"Almost universal is the outcry raised by artists nowadays against the damage that the [French] Revolution has occasioned them. It is not the battles of the 'barricades,' not the sudden mighty shattering of the pillars of the State, not the hasty change of Governments,-- that is bewailed; for the impression left behind by such capital events as these, is for the most part disproportionately fleeting, and short-lived in its violence. But it is the protracted character of the latest convulsions that is so mortally affecting the artistic efforts of the day. The hitherto-recognized foundations of industry, of commerce, and of wealth, are now threatened; and though tranquility has been outwardly restored, and the general physiognomy of social life completely re-established, yet there gnaws at the entrails of this life a carking care, an agonizing distress. Reluctance to embark in fresh undertakings, is maiming credit; he who wishes to preserve what he has, declines the prospect of uncertain gain; industry is at a standstill, and -- Art has no longer the wherewithal to live....Yet Art remains in its essence what it ever was; we have only to say, that it is not present in our modern public system. It lives, however, and has ever lived in the individual conscience, as the one fair, indivisible Art. Thus the only difference is this: with the [ancient] Greeks it lived in the public conscience, whereas today it lives alone in the conscience of private persons, the public un-conscience recking nothing of it. Therefore in its flowering time the Grecian Art was conservative, because it was a worthy and adequate expression of the public conscience: with us, true Art is revolutionary, because its very existence is opposed to the ruling spirit of the community."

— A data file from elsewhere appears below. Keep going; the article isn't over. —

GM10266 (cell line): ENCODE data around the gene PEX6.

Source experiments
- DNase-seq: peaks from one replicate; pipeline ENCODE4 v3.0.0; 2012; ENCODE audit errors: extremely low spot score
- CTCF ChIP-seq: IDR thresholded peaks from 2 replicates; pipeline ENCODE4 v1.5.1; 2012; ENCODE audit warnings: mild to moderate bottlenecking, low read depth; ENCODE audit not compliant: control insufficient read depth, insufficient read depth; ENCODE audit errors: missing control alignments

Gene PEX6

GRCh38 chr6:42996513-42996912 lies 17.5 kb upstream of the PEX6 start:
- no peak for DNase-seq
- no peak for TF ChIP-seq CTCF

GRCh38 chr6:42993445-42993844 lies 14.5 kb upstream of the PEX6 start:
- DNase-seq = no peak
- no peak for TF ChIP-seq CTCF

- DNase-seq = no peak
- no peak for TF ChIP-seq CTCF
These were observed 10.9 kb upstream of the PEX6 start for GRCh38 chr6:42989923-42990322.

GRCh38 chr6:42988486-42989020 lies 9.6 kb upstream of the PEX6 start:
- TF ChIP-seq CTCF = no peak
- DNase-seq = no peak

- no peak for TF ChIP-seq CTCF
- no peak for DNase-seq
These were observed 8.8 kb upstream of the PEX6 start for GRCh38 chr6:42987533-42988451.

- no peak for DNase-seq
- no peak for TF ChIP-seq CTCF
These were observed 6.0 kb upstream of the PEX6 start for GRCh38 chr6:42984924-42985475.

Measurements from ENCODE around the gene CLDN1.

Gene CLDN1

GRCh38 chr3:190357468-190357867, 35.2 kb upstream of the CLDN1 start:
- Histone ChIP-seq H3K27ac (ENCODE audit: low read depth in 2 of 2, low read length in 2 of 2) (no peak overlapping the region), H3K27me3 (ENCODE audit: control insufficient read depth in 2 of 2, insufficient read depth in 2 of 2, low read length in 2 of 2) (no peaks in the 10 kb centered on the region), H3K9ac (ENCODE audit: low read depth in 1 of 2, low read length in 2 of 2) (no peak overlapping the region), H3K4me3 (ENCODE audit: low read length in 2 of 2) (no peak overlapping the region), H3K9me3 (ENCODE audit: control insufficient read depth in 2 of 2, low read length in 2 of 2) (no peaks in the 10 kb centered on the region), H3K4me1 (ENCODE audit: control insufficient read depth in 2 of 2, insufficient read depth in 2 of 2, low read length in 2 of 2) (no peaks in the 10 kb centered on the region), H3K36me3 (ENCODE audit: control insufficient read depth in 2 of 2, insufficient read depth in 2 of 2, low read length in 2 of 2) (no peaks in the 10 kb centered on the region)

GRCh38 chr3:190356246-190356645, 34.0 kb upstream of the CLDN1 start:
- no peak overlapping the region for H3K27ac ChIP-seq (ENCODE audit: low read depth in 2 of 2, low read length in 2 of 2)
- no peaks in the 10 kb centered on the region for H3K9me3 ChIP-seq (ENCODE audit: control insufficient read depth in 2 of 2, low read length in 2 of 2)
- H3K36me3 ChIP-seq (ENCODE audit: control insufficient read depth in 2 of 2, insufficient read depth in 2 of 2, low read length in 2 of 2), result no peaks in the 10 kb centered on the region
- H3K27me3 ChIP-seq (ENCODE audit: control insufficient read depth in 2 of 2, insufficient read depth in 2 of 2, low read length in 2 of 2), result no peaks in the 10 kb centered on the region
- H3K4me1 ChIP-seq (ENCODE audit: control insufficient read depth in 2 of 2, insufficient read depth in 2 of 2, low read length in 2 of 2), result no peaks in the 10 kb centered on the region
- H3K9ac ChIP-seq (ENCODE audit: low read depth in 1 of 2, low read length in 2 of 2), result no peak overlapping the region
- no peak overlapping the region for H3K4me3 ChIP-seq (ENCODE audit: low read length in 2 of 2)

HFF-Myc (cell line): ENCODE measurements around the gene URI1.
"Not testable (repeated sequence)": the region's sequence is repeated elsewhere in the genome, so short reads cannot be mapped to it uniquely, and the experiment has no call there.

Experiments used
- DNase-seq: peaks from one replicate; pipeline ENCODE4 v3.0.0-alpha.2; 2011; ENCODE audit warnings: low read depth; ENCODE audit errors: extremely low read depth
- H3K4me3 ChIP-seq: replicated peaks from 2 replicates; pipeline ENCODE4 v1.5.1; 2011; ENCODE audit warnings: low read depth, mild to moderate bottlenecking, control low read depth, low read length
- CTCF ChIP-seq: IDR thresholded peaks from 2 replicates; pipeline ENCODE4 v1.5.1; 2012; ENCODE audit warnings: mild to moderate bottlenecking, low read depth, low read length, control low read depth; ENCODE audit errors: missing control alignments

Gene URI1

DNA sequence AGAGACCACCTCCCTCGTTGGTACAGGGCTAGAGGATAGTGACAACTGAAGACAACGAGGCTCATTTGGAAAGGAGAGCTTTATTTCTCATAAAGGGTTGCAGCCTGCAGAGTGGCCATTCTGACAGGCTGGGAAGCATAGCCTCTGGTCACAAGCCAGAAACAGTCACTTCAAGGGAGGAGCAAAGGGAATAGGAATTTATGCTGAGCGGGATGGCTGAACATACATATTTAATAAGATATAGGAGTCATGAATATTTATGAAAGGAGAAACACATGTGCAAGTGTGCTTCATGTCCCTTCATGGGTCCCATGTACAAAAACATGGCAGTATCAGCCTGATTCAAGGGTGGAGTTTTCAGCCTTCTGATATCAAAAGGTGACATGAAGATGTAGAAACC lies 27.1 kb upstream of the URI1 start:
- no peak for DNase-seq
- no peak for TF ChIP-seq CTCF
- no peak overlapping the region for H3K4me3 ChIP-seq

-Richard Wagner, 1849
Jean Anouilh (1910-1987)